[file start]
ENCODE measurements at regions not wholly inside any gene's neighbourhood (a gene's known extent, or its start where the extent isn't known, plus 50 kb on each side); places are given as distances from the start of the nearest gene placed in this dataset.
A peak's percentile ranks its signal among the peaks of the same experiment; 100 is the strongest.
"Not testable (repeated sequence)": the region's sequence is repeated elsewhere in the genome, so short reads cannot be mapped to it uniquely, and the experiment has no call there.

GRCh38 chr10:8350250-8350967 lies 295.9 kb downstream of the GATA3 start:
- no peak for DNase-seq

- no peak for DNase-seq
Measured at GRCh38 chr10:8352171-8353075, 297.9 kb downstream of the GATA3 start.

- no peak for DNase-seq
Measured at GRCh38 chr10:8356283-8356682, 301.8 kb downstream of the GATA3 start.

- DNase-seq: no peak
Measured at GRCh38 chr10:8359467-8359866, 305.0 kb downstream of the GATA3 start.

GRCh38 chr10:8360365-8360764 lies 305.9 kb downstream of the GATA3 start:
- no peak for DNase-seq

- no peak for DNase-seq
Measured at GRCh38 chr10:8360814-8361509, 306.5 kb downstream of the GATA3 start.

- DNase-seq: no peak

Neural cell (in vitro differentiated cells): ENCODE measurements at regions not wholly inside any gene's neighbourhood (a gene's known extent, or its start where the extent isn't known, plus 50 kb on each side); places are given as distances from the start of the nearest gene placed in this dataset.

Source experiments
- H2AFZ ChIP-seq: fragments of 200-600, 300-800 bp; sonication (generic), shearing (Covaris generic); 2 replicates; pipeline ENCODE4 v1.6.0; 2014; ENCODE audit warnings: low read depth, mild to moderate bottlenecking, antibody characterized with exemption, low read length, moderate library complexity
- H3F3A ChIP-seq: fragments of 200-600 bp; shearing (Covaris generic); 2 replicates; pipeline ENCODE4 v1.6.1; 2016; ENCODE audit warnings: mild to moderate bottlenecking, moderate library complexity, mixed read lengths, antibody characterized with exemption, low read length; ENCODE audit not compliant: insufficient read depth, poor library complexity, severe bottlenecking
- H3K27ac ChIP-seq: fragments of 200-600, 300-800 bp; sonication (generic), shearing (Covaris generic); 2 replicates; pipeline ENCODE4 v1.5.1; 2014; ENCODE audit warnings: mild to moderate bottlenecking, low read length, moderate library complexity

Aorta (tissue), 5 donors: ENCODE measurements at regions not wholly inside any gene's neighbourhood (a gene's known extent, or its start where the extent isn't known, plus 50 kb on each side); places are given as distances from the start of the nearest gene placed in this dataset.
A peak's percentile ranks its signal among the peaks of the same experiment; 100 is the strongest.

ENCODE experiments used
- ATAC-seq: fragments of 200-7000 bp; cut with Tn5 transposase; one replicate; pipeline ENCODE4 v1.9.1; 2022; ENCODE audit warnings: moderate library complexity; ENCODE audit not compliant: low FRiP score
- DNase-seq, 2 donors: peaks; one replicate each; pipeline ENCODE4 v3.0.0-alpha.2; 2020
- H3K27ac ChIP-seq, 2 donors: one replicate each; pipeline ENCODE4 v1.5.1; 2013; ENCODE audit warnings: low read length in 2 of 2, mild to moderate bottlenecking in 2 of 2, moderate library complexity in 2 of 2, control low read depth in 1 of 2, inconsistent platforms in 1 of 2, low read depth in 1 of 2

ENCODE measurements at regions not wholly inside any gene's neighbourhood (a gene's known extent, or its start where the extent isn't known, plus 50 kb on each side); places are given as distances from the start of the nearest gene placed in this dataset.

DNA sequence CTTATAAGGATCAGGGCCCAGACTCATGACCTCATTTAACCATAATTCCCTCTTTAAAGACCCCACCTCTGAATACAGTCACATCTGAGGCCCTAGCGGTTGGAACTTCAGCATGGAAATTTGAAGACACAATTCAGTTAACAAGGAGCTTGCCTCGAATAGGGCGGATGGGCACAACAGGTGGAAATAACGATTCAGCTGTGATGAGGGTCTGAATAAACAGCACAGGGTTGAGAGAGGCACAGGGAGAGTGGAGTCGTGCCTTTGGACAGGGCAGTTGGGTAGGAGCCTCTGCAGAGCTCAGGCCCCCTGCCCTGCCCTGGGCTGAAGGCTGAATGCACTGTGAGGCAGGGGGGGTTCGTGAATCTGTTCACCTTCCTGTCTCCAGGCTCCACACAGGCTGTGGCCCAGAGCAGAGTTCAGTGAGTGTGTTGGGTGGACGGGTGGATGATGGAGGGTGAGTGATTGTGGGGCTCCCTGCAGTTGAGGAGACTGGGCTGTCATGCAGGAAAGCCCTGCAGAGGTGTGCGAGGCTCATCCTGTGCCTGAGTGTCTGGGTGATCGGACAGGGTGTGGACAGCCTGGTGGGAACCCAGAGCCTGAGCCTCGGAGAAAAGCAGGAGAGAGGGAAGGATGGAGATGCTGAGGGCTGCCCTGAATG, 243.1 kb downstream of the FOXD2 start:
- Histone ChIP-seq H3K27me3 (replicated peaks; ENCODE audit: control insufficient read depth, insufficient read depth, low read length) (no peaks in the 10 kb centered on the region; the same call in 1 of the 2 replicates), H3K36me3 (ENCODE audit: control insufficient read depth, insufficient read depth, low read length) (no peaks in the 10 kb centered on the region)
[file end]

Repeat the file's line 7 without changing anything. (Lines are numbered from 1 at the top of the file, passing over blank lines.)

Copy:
Measured at GRCh38 chr10:8352171-8353075, 297.9 kb downstream of the GATA3 start.